Captain Marvel: How Marvel Beat the Internet

When Brie Larson was cast to play iconic Marvel character, Captain Marvel, his fans were exhilarating with joy. Larson recently won the Oscar for best actress for her performance in Room. The hype for the movie was unparalleled, until one fateful day on the press tour, Larson made a comment about white movie critics while promoting the film. She said, “I don’t need a 40-year-old white man to tell me what didn’t work for him in A Wrinkle in Time.” The statement sparked applause from the audience, but many white males were angered at Larson. They exaggerated her statement to portray her as a hater of white males. Additionally, online trolls planned to boycott the movie in response. They were sure that the movie would be a flop because according to them “most comic book fans are white males.” 

However, their efforts didn’t work. The movie grossed 455 million dollars in its opening weekend, smashing Wonder Woman’s 228 million dollar opening. This is not only proof that Marvel has some of the most dedicated and loyal fans in cinematic history, but  that Marvel makes movies everyone can enjoy. Larson’s comments were justified because of the lack of female and minority representation in the movie critic industry. According to a study done by USC Annenberg School for Communications and Journalism, 82 percent of the reviews for the top 100 grossing movies of 2017 were written by white people. They also found that 20 percent of the nearly 20,000 reviews were written by females. This means the ratio would be 1 female reviewer for every 3.5 male critics. The study also showed that 78 percent of the criticism for these movies came from white males. Hence, when Larson made the comment, many trolls flocked to review sites like IMDB and Rotten Tomatoes to bombard the movie with hate and slander. Rotten Tomatoes even had to disable reviews until the movie was released.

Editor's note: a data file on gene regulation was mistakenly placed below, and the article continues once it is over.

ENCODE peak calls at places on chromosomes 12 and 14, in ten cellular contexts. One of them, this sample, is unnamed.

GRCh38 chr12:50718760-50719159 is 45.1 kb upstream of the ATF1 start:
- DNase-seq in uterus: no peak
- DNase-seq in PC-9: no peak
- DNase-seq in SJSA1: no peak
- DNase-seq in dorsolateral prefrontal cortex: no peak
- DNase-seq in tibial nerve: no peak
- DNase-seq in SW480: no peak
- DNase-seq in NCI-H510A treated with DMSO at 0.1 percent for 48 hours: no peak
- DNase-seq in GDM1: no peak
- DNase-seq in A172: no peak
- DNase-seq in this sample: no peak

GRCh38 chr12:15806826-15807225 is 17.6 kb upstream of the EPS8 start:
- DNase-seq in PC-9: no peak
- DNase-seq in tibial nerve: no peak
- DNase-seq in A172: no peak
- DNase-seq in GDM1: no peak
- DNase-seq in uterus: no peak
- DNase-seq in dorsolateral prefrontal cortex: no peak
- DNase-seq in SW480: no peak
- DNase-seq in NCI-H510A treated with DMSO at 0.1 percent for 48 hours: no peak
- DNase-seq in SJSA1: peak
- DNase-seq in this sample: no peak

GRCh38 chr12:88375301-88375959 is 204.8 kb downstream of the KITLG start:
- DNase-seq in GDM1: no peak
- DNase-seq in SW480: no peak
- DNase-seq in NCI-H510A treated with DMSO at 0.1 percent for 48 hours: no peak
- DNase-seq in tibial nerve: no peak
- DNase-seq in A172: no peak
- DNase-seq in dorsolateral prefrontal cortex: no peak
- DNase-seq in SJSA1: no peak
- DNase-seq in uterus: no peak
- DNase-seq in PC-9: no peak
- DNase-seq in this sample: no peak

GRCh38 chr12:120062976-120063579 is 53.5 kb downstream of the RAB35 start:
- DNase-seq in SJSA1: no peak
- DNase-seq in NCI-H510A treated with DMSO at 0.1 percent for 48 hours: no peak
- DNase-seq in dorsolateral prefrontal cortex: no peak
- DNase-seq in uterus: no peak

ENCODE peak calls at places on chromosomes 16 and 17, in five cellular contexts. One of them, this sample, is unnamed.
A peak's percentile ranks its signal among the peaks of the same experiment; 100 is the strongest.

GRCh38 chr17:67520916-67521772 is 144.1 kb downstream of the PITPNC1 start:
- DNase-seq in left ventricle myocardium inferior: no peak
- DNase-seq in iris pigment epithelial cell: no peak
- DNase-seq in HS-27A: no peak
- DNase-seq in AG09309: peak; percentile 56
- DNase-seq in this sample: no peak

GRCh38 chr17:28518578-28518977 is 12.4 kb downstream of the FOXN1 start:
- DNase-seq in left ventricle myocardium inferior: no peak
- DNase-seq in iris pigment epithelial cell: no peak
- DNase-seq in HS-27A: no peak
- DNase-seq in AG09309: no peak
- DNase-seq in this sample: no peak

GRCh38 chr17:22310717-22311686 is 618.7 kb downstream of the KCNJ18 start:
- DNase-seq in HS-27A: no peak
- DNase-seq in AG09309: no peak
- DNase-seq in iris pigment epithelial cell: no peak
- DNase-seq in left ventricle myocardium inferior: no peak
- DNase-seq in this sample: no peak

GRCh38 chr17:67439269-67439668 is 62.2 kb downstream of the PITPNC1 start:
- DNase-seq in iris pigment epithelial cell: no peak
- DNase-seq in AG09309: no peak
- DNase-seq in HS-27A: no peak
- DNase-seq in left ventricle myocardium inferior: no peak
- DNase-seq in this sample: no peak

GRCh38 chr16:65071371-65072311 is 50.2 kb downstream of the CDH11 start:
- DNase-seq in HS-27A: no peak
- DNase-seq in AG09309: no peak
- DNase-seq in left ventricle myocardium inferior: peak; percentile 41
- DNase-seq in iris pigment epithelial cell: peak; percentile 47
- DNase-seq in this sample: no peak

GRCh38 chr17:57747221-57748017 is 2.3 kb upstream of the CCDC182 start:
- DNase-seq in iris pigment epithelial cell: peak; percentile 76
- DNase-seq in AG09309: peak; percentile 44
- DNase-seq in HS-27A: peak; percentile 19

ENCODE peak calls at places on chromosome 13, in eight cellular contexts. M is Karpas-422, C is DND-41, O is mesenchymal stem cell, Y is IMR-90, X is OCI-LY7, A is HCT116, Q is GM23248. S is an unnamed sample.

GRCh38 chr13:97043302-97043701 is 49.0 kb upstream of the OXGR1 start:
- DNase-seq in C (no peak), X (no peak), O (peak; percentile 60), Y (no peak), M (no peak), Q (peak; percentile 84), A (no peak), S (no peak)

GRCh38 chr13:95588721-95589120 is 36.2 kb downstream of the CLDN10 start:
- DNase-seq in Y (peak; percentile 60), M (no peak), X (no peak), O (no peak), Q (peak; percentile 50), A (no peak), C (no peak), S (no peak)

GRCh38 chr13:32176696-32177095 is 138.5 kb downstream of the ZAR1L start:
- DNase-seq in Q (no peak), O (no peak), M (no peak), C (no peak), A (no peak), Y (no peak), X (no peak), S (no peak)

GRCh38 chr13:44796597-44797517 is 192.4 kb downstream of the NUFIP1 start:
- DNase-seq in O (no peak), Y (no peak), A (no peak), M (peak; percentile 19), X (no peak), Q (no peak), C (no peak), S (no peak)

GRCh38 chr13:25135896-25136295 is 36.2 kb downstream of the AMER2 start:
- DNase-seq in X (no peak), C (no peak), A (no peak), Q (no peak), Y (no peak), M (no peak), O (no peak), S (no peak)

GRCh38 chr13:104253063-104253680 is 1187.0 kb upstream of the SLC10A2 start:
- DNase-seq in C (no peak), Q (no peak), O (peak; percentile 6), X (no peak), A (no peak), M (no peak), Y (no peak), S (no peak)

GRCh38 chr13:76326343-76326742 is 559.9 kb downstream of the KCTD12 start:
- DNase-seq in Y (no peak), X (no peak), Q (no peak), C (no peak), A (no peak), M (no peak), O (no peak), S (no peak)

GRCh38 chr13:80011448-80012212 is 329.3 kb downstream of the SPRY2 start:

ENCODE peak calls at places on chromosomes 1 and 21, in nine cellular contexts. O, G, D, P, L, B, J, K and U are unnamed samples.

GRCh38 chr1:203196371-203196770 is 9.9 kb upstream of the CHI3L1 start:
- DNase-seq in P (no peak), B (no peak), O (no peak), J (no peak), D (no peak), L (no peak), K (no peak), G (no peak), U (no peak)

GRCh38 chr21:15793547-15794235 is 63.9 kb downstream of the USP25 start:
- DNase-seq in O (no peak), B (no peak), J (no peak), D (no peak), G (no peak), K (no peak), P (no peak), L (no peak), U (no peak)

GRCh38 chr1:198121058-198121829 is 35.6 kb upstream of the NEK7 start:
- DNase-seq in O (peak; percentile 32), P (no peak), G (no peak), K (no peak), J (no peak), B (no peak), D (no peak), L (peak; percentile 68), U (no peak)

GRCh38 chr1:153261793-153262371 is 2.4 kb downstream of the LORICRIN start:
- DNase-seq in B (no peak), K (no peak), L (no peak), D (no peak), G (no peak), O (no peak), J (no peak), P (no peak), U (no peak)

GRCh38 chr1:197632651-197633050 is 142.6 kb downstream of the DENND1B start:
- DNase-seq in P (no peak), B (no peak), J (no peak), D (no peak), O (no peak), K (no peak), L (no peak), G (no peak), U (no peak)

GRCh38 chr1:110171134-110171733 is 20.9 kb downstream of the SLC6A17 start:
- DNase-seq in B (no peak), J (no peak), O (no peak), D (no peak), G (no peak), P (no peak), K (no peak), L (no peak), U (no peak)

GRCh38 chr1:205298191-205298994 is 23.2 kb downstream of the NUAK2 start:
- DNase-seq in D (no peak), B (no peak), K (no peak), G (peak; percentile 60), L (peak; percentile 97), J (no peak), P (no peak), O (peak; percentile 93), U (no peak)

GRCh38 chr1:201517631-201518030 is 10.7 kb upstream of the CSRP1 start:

Captain Marvel, is a film that is particularly essential during this day and age. Being Marvel’s first female solo film, it had a lot of expectations to meet and exceed. Larson was simply trying to spread a message of equal representation, but sensitive white males thought of it as a direct attack. Many believe that if this movie wasn’t associated with Marvel, it would not have made any money at all and the boycott would have succeeded. But, 45 percent of the viewership of the movie during its opening was by females, and the majority of the males were minorities. So in the end, the movie’s success is solid proof that white masculinity does not dominate the comic book world both in the movies or in the books. 

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